Gift Giving Ideas – GiftBook by

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How to Send Gifts to India – All You Need to Know

You’ve got friends or associates on the other side of the world, and now you’re not sure how to send gifts to India? No worries, that’s why we’re here. The idea of gift giving in India goes back to ancient times when people gifted fabric, jewelry, even cattle and grain to the ones they loved and respected. Being a traditional culture, many people in India still remain faithful to old customs. Despite global modernization, sending gifts to India is still a good way to demonstrate mutual trust and bonding. It’s the best way to build friendships, professional relationships, romantic relationships, and make amends. For those who are spiritual it is thought to even clean your karma to be reincarnated in the next life.

Send Gifts to India - wedding gifts are welcome and important!

So, what exactly do you need to know about Indian culture to make your gift a success? What makes a personal or business gift a real winner to those you care about in India? Are there any drastic changes between western gift giving traditions and gifting culture in India? The answer is, yes! Although both worlds do share some similarities, there are a few rules you should know when choosing a gift to India for your friends or business partners. Here is what I learned.


The first question, what holidays do they celebrate in India? India’s innumerable festivals and celebrations make gift exchange perfect any time of the year. Almost every popular traditional holiday arrives with an expectation of sending and receiving gifts, including:

  • Diwali – the festival of lights,
  • Holi – the festival of colors,
  • Rakhi – the summer holiday, that celebrates the bond of affection between brothers and sisters,
  • Ganesh Chaturthi – ten-day festival celebrating the birthday of God Ganesha,
  • Dussehra – celebrates the victory of good over evil,
  • and India Independence Day.

Such international holidays as Eid, Mother’s Day, Father’s Day, and Valentine’s Day are also celebrated here. But exchanging gifts in India is not limited to social events alone.The corporate world has fallen in love with sending gifts for promotional purposes. This extra step toward personalization is a proven way to make a connection with your customers.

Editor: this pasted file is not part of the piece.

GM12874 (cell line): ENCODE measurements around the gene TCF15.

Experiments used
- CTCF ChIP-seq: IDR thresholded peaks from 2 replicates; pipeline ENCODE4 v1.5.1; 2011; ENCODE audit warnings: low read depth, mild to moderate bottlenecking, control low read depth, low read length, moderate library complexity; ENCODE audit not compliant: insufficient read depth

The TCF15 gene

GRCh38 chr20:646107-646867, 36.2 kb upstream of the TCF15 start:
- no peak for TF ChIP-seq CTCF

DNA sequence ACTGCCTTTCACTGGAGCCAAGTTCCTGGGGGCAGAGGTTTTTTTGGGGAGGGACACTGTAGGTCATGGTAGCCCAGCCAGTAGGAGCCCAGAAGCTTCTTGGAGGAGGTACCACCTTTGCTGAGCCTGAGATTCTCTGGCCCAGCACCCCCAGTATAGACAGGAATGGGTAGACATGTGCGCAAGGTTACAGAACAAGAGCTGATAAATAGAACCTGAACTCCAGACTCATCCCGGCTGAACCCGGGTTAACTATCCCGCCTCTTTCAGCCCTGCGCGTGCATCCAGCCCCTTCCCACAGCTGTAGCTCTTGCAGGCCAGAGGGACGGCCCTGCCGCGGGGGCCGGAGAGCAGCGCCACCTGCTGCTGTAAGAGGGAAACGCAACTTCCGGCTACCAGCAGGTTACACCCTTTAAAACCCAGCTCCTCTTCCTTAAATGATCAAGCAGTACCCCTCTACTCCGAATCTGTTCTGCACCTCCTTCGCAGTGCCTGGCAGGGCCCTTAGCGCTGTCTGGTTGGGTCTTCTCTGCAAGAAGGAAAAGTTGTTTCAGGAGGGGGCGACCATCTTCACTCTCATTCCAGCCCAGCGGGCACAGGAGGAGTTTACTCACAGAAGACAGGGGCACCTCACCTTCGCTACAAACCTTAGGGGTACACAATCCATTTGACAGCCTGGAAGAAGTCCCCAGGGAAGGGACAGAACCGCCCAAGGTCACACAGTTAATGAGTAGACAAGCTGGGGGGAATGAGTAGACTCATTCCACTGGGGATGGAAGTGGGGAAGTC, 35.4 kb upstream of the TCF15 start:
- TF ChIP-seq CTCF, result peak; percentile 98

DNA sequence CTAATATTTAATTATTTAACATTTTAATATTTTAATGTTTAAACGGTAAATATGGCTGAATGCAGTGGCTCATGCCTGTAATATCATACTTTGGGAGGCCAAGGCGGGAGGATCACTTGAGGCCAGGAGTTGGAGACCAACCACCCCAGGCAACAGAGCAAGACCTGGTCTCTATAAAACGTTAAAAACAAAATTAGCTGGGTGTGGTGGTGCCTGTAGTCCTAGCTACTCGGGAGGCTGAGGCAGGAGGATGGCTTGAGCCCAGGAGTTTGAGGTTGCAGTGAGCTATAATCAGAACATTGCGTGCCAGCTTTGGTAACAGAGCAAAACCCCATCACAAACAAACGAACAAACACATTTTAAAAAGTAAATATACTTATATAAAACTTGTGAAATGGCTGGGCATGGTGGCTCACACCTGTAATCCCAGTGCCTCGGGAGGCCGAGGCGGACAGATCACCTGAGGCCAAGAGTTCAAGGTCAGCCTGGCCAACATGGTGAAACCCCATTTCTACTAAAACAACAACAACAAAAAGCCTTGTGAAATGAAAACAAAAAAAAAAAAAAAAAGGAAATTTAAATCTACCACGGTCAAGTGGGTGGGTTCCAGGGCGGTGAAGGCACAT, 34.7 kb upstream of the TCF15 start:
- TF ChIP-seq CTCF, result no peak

Like many typical Westerners, I wasn’t very familiar with Indian holidays, let alone their gift giving etiquette. Ok, I had heard of the colorful Holi festival that became popular all over the world in the last few years (thank you, social media). I knew less about Diwali, and nothing about other holidays in India. It wasn’t until recently when a good friend of mine married an Indian guy that I understood how much there was to learn. They had a huge, gorgeous wedding ceremony in Mumbai and I had my first look at how different our cultures really are.

How to Send Gifts to India

Luckily, it occurred to me to ask my other friend Alexa (the only expert of the Eastern world that I know) for advice about etiquette for sending wedding gifts to India. She eagerly sent tons of articles about what is expected and what I’d better stay away from. I’ve always considered myself a multicultural person, but turned out I was clueless. A lot was so new to me; for instance, I heard leather goods were a big no, but alcohol, really?! I’m still thankful Alexa helped me to avoid some uncomfortable situations. I did not want to cause an international conflict in the new family.


– Pay attention to the colors! Make sure the gift is wrapped in bright papers. Red, green and yellow are considered auspicious in India and make great colors for gift wrapping. Black or white on the other hand, are viewed as unlucky and should be avoided. Who knew!

– The Hindu people are well known for their sweet tooth. Chocolate brands like Godiva, Ghirardelli, or Lindt aren’t always easy to find in their country, which makes this gift even more desirable.

– A beautifully decorated cake is another great choice for chocolate lovers on almost any occasion. A fruit baskets that includes a variety of cookies is a good, healthier alternative to chocolate.